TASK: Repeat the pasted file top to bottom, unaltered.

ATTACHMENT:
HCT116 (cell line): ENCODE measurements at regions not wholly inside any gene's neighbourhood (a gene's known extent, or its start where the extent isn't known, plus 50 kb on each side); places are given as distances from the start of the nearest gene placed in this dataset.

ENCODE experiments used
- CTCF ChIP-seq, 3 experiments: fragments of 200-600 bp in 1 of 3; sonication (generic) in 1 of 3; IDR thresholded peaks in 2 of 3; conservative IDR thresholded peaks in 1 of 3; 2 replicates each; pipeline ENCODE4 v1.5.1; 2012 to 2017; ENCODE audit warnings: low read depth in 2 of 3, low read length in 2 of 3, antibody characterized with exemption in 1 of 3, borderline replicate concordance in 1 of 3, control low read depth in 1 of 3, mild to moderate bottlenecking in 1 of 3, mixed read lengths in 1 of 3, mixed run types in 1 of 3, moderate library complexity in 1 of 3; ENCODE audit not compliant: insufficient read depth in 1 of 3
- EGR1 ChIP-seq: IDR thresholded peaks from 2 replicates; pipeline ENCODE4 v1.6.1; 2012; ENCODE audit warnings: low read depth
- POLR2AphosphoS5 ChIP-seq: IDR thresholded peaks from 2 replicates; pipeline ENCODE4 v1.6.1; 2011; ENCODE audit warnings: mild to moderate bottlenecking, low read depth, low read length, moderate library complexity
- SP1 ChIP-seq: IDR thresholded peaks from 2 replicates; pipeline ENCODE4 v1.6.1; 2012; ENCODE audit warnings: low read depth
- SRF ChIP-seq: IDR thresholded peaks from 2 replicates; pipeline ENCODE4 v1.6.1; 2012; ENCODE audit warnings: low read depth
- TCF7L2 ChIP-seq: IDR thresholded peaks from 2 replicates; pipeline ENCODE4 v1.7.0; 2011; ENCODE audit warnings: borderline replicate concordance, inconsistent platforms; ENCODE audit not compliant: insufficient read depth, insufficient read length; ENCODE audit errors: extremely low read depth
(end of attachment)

HCT116 (cell line): ENCODE measurements at regions not wholly inside any gene's neighbourhood (a gene's known extent, or its start where the extent isn't known, plus 50 kb on each side); places are given as distances from the start of the nearest gene placed in this dataset.

ENCODE experiments used
- CTCF ChIP-seq, 3 experiments: fragments of 200-600 bp in 1 of 3; sonication (generic) in 1 of 3; IDR thresholded peaks in 2 of 3; conservative IDR thresholded peaks in 1 of 3; 2 replicates each; pipeline ENCODE4 v1.5.1; 2012 to 2017; ENCODE audit warnings: low read depth in 2 of 3, low read length in 2 of 3, antibody characterized with exemption in 1 of 3, borderline replicate concordance in 1 of 3, control low read depth in 1 of 3, mild to moderate bottlenecking in 1 of 3, mixed read lengths in 1 of 3, mixed run types in 1 of 3, moderate library complexity in 1 of 3; ENCODE audit not compliant: insufficient read depth in 1 of 3
- EGR1 ChIP-seq: IDR thresholded peaks from 2 replicates; pipeline ENCODE4 v1.6.1; 2012; ENCODE audit warnings: low read depth
- POLR2AphosphoS5 ChIP-seq: IDR thresholded peaks from 2 replicates; pipeline ENCODE4 v1.6.1; 2011; ENCODE audit warnings: mild to moderate bottlenecking, low read depth, low read length, moderate library complexity
- SP1 ChIP-seq: IDR thresholded peaks from 2 replicates; pipeline ENCODE4 v1.6.1; 2012; ENCODE audit warnings: low read depth
- SRF ChIP-seq: IDR thresholded peaks from 2 replicates; pipeline ENCODE4 v1.6.1; 2012; ENCODE audit warnings: low read depth
- TCF7L2 ChIP-seq: IDR thresholded peaks from 2 replicates; pipeline ENCODE4 v1.7.0; 2011; ENCODE audit warnings: borderline replicate concordance, inconsistent platforms; ENCODE audit not compliant: insufficient read depth, insufficient read length; ENCODE audit errors: extremely low read depth